Why the Armenian Genocide won’t be forgotten

  • Up to 1.5 million Armenians were wiped out by the Ottoman Empire beginning on April 24, 1915, a reality Turkey continues to deny
  • The day will be commemorated around the world today as a growing number of countries recognize the atrocity

DUBAI: More than 100 years on, Armenians and experts alike remember the brutal atrocities and forced exodus from what is now Turkey, which left up to 1.5 million Armenians dead.

April 24 marks the start, in 1915, of the Armenian Genocide. “Every Armenian is affected by the repeated massacres that occurred in the Ottoman Empire as family members perished,” said Joseph Kechichian, senior fellow at the King Faisal Center for Research and Islamic Studies in Riyadh.

“My own paternal grandmother was among the victims. Imagine how growing up without a grandmother — and in my orphaned father’s case, a mother — affects you,” he added.

“We never kissed her hand, not even once. She was always missed, and we spoke about her all the time. My late father had teary eyes each and every time he thought of his mother.”

Every Armenian family has similar stories, said Kechichian. “We pray for the souls of those lost, and we beseech the Almighty to grant them eternal rest,” he added.

“We also ask the Lord to forgive those who committed the atrocities and enlighten their successors so they too can find peace,” he said. “Denial is ugly and unbecoming, and it hurts survivors and their offspring, no matter the elapsed time.”

Donald Miller, professor of religion and sociology at the University of Southern California, said: “The ongoing denial of the genocide by the government of Turkey pours salt into the wound of the moral conscience of Armenians all over the world. On April 24, the genocide will be commemorated all over the world.”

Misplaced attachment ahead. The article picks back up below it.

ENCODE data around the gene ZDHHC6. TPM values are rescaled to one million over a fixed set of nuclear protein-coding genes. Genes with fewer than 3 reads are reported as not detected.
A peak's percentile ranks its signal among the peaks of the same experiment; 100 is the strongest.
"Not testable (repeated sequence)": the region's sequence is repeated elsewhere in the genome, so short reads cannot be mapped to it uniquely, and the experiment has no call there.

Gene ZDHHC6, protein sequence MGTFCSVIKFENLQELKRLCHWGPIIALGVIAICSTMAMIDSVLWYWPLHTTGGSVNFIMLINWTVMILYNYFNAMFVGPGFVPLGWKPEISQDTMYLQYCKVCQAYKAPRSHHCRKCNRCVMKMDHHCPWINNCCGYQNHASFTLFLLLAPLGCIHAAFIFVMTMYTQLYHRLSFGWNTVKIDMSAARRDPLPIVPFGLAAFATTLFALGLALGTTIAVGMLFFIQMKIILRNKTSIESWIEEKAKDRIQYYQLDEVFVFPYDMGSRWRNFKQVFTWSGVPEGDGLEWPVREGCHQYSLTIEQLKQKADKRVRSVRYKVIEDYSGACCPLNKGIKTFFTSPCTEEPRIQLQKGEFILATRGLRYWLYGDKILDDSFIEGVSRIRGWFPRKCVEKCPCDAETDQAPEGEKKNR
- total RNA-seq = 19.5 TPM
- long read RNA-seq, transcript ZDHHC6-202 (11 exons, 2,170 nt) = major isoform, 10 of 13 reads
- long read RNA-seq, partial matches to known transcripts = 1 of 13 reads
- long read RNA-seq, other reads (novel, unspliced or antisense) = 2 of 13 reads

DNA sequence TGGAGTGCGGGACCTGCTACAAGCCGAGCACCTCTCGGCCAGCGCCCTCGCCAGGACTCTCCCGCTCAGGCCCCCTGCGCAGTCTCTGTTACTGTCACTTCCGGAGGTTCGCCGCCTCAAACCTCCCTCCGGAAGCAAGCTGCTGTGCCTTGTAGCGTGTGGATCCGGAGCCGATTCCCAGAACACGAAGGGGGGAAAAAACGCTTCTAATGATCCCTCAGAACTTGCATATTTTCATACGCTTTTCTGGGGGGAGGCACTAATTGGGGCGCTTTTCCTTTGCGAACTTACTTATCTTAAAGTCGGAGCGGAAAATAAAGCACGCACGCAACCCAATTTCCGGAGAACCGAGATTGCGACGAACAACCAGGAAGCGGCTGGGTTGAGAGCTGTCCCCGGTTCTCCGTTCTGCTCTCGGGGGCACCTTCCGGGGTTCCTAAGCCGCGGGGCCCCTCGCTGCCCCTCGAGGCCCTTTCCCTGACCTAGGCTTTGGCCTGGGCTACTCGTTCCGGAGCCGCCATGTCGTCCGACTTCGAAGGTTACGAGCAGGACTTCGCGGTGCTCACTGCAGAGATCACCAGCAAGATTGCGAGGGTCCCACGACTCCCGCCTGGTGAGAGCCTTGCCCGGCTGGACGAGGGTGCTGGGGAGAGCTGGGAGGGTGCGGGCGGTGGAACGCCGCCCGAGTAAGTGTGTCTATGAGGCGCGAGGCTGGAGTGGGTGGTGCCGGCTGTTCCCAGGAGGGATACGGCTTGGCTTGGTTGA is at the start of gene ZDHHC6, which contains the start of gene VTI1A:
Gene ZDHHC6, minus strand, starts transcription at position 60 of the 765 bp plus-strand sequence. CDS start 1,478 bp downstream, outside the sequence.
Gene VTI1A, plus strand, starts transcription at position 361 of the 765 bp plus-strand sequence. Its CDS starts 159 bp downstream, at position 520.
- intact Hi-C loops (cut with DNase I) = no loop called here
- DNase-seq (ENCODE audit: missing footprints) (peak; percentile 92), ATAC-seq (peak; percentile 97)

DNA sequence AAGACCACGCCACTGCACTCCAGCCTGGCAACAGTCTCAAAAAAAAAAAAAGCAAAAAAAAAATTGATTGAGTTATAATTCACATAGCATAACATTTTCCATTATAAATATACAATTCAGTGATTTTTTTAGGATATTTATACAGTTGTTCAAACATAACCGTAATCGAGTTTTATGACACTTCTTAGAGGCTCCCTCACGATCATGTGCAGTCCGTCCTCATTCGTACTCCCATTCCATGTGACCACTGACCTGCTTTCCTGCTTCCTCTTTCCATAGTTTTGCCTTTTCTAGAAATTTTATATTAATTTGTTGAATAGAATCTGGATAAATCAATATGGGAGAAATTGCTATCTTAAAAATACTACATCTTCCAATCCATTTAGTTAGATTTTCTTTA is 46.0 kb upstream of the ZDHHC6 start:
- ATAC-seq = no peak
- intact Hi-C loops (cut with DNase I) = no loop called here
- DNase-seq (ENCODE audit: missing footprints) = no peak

On that day, the Ottoman government arrested and executed several hundred Armenian intellectuals.

Ordinary Armenians were then turned away from their homes and sent on death marches through the Mesopotamian desert without food or water.

Ottoman killing squads massacred Armenians, with only 388,000 left in the empire by 1922 when the genocide ended, from 2 million in 1914.

Many were deported to Syria and the Iraqi city of Mosul. Today they are scattered across the world, with large diasporas in Russia, the US, France, Argentina and Lebanon.

To date, only 28 countries have officially recognized the tragedy as a genocide. The only Arab country that has done so is Lebanon, although a bill is pending in Egypt’s Parliament to do so as well, while Muslim clerics in Iraq have called on Turkey to end the denial.